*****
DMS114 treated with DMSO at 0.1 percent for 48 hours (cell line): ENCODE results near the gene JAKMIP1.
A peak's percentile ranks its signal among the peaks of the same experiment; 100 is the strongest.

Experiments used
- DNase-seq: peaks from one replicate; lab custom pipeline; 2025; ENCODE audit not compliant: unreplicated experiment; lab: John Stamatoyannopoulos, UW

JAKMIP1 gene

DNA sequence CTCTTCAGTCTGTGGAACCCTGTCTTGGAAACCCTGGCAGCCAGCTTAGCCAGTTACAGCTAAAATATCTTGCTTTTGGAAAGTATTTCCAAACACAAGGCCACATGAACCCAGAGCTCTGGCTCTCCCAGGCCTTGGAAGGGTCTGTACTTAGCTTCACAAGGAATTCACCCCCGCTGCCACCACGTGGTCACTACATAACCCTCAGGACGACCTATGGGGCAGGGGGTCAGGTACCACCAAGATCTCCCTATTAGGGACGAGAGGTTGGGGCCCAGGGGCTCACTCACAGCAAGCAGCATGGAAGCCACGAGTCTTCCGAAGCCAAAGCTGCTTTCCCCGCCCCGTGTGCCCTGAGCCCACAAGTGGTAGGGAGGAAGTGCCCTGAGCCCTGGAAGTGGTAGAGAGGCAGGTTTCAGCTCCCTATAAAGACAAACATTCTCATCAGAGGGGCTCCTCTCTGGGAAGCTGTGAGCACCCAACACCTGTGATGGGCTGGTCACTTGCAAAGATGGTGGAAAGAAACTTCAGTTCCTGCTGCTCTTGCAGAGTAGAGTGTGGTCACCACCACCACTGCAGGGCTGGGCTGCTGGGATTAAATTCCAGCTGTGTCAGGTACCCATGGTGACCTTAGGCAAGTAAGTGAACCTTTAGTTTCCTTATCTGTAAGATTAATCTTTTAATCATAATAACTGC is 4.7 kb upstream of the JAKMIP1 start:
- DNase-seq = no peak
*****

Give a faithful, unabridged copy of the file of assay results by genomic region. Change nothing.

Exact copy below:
DMS114 treated with DMSO at 0.1 percent for 48 hours (cell line): ENCODE results near the gene JAKMIP1.
A peak's percentile ranks its signal among the peaks of the same experiment; 100 is the strongest.

Experiments used
- DNase-seq: peaks from one replicate; lab custom pipeline; 2025; ENCODE audit not compliant: unreplicated experiment; lab: John Stamatoyannopoulos, UW

JAKMIP1 gene

DNA sequence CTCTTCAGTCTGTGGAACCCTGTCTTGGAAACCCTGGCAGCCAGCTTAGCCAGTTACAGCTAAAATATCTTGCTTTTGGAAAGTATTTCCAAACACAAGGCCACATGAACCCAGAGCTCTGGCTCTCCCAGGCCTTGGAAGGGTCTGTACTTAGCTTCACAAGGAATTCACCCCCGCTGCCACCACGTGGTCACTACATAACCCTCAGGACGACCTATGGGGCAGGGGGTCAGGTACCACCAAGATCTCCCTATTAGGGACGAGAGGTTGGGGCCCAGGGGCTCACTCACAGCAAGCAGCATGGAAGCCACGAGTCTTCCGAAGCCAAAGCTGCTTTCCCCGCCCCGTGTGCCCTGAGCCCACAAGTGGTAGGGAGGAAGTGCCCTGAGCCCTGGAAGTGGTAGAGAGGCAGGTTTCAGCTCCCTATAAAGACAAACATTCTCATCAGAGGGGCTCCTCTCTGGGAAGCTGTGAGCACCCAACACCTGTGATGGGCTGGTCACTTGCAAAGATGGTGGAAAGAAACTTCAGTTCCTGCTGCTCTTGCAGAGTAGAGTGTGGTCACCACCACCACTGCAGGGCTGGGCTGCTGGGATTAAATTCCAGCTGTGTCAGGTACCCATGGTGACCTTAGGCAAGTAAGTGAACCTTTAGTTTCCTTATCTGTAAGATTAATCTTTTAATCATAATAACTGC is 4.7 kb upstream of the JAKMIP1 start:
- DNase-seq = no peak